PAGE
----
02966: Corneal Cross-linking as Treatment for Corneal Ulceration - “Using Light to Save Sight”

Grant Status: Open

Grant Amount: $30,000
Simon Pot, DVM; University of Zurich
February 1, 2022 - July 31, 2024

Sponsor(s): Boston Terrier Club of America, Versatility in Poodles, Inc.

Breed(s): -All Dogs
Research Program Area: Ophthalmology
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One Health: Yes


The cornea is the transparent front window of the eye, predominately made of highly organized collagen fibers. A corneal ulcer can occur due to corneal injury and is a painful condition that can lead to eye rupture if not treated adequately. Ulcers can deteriorate quickly and turn into ‘melting ulcers’ when bacteria infect the wound, cause inflammation, and lead to the production of enzymes which dissolve the corneal collagen fibers. Brachycephalic dog breeds are particularly susceptible to the development of corneal ulcers but all dogs can be affected. Corneal ulcer treatment aims to eliminate bacteria, stop the melting process, and allow normal healing to resume. First-line treatment involves medical therapy by frequent application of antibiotic and enzyme inhibitor eyedrops, as well as pain relief. Treatment success varies, and antibiotic resistance remains a concerning issue. If intensive medical therapy does not achieve this goal, surgery is often indicated.

Corneal cross-linking (CXL) was introduced in human medicine to increase tissue strength in weakened areas of the cornea and is used as corneal ulcer treatment to resist enzymatic digestion. CXL also effectively kills both antibiotic-resistant and sensitive bacteria. The 15-minute CXL procedure involves the application of Riboflavin (Vitamin B2) drops onto the cornea and illumination with ultra-violet (UV) light. Despite evidence suggesting that CXL helps heal patients with corneal ulcers, it is not clear that CXL works better than or equally well as existing medical therapy in dogs. In this study, 10 animal hospitals have joined efforts to launch a clinical trial to determine whether CXL will allow canine patients to heal more quickly and with a lower risk of deterioration compared to state-of-the-art medical therapy. The research project can lead to CXL becoming a routine clinical treatment modality with the potential to transform corneal ulcer treatment and increase treatment success rates and overall patient welfare.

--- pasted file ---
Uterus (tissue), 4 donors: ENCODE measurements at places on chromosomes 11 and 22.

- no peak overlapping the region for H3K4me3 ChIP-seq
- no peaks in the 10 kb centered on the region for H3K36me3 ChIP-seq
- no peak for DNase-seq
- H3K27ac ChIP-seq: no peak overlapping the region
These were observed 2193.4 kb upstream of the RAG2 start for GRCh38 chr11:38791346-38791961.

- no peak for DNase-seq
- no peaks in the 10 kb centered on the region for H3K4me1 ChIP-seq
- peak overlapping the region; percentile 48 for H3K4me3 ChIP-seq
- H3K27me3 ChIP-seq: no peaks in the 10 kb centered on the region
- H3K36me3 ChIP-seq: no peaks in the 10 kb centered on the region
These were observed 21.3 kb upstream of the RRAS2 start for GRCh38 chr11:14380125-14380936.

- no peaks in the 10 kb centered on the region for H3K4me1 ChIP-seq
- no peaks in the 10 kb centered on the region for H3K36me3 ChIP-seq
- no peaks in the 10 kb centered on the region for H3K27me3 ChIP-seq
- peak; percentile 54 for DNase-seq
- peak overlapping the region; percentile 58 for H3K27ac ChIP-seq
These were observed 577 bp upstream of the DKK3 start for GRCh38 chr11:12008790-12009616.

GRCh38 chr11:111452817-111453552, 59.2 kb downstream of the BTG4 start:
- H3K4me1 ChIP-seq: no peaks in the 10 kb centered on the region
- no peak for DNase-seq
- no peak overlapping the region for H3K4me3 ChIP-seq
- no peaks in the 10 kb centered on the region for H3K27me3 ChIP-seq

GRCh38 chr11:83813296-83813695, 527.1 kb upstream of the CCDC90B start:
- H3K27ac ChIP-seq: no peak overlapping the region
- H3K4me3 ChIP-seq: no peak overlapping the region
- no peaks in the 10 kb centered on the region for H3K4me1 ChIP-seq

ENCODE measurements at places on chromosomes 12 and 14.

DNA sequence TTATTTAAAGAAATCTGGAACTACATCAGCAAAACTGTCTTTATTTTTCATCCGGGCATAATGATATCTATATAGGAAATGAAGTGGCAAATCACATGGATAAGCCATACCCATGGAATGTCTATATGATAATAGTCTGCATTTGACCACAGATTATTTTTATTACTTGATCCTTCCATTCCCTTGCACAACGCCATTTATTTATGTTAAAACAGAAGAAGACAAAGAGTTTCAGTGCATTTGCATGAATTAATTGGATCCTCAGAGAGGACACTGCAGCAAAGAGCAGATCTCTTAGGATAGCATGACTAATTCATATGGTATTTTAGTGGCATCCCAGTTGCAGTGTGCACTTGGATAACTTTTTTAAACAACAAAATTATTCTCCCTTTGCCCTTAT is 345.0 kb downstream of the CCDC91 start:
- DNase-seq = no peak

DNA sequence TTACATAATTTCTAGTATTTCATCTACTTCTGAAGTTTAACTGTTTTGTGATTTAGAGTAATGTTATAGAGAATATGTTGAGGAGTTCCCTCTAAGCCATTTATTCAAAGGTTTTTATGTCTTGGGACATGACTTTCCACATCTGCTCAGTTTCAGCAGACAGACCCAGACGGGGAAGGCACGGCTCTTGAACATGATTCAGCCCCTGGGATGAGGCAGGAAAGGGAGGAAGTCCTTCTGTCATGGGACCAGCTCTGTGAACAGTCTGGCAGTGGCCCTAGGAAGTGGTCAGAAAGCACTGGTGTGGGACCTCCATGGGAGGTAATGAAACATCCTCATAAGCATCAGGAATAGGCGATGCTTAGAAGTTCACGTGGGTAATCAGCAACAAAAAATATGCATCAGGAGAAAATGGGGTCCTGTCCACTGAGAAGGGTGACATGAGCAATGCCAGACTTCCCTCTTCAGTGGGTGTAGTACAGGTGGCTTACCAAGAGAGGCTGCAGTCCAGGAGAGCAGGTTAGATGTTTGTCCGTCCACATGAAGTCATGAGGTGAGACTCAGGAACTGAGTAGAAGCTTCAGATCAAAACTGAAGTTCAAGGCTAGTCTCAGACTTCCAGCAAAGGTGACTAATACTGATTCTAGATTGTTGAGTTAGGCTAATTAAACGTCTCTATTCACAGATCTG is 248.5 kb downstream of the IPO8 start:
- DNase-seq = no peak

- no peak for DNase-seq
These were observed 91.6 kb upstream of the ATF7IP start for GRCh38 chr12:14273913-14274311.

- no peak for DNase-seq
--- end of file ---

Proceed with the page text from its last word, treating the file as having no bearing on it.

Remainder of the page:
Kowalska, Malwina E; Hafezi, Farhad; Pot, Simon A; Hartnack, Sonja (2022). Medical Management versus PACK-CXL in Dogs with Infectious Keratitis: A Randomized Controlled Trial Protocol. Animals, 12(20):2862. DOI: https://doi.org/10.3390/ani12202862

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